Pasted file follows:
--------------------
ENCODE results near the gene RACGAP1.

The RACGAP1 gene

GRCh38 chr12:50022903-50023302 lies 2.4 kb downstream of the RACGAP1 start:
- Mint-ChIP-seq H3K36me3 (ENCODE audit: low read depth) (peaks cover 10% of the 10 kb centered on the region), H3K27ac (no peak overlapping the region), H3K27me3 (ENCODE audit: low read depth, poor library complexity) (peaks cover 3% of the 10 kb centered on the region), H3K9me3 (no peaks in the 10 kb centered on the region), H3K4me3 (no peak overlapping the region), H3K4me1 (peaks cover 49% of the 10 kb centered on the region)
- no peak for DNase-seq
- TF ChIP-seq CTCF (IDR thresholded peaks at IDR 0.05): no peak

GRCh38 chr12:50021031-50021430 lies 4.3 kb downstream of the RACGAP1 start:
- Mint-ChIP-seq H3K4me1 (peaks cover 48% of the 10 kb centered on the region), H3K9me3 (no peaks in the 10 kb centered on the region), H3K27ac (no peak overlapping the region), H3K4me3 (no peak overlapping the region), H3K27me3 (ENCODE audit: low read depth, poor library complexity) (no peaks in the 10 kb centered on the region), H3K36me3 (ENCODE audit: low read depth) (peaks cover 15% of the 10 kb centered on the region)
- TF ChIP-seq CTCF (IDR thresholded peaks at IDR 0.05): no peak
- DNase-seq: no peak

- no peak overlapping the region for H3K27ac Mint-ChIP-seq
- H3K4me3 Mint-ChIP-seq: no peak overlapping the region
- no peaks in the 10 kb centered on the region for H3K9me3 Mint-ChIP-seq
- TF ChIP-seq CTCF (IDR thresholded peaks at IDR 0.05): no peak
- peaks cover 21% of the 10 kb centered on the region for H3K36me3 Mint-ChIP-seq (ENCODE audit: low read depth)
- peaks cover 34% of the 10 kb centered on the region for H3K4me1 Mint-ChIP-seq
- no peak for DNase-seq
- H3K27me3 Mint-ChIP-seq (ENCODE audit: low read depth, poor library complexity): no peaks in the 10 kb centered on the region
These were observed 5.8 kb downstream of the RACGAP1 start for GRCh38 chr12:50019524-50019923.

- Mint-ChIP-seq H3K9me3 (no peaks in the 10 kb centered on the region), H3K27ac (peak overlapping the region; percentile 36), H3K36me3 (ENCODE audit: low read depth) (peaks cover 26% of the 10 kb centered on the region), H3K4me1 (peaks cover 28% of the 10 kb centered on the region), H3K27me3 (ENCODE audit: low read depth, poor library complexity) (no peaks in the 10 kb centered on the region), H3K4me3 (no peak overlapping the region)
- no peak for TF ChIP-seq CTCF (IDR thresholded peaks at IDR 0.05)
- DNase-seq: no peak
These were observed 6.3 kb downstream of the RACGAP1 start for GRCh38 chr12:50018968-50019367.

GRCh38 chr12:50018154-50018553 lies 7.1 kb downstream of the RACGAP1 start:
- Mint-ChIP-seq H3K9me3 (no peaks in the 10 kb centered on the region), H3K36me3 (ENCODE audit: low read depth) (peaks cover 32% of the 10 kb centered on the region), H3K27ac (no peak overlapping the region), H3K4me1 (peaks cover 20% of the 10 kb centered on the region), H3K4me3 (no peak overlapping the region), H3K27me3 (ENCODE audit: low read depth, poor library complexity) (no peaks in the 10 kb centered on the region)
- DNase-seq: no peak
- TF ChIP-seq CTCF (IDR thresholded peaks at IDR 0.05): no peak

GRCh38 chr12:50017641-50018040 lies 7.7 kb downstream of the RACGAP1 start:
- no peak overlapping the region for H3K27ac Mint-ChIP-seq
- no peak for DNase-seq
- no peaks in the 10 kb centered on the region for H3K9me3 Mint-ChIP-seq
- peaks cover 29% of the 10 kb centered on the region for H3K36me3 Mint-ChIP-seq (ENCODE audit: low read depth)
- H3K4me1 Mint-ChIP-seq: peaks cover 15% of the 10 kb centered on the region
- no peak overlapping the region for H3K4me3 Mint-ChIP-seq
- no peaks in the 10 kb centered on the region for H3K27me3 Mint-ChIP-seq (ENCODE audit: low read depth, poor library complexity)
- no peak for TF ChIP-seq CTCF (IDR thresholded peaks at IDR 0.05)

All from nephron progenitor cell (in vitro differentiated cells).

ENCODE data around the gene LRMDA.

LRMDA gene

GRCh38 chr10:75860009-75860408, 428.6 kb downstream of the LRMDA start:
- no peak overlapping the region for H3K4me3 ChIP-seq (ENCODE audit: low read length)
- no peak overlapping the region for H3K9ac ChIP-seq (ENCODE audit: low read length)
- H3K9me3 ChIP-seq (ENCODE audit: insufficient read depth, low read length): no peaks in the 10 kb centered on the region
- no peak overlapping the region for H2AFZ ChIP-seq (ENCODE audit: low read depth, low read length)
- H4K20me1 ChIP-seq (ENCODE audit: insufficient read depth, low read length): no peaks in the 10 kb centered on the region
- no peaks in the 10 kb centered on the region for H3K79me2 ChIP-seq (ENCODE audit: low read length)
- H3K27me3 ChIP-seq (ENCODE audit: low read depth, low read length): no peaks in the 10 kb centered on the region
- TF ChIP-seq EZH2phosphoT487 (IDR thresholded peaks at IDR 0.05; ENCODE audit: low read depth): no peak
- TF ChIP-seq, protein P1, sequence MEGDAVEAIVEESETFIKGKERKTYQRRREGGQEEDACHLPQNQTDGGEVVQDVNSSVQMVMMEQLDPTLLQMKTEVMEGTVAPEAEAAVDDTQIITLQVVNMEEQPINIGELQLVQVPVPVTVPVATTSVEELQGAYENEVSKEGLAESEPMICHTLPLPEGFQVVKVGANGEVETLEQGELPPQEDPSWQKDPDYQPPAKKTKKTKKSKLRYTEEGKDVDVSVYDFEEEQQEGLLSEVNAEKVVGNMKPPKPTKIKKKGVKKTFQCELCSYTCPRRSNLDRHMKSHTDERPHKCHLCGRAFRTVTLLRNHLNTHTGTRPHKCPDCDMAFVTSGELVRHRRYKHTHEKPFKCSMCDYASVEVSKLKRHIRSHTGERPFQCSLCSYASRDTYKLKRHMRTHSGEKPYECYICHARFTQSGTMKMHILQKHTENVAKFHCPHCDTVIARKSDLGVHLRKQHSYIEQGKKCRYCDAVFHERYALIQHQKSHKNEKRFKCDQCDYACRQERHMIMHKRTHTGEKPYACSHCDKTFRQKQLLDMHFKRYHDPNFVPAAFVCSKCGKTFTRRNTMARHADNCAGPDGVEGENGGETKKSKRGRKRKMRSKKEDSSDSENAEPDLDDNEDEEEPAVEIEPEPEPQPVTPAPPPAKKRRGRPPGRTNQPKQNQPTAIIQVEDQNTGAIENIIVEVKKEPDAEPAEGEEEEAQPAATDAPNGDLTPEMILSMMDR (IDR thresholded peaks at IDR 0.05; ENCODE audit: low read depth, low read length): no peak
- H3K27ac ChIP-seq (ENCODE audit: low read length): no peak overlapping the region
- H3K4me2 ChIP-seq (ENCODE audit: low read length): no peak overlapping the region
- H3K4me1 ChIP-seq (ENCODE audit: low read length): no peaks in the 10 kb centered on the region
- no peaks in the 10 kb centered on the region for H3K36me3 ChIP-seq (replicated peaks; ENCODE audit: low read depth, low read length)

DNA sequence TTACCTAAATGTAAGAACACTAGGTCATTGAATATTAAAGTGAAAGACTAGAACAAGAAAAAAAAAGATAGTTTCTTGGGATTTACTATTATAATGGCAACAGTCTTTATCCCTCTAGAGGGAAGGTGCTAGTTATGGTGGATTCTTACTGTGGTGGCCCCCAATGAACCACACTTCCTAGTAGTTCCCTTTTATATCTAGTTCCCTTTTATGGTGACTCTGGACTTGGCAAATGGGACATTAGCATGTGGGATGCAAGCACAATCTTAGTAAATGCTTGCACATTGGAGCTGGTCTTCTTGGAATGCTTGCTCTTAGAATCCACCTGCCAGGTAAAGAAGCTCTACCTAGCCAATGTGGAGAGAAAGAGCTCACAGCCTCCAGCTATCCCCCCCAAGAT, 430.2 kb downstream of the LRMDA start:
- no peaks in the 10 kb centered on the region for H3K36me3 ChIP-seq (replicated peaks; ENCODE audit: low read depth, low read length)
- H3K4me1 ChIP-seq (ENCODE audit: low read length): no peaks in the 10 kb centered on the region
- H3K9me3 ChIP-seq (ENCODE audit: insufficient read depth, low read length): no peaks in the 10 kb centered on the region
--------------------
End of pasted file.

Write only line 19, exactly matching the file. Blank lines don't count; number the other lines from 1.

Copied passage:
These were observed 5.8 kb downstream of the RACGAP1 start for GRCh38 chr12:50019524-50019923.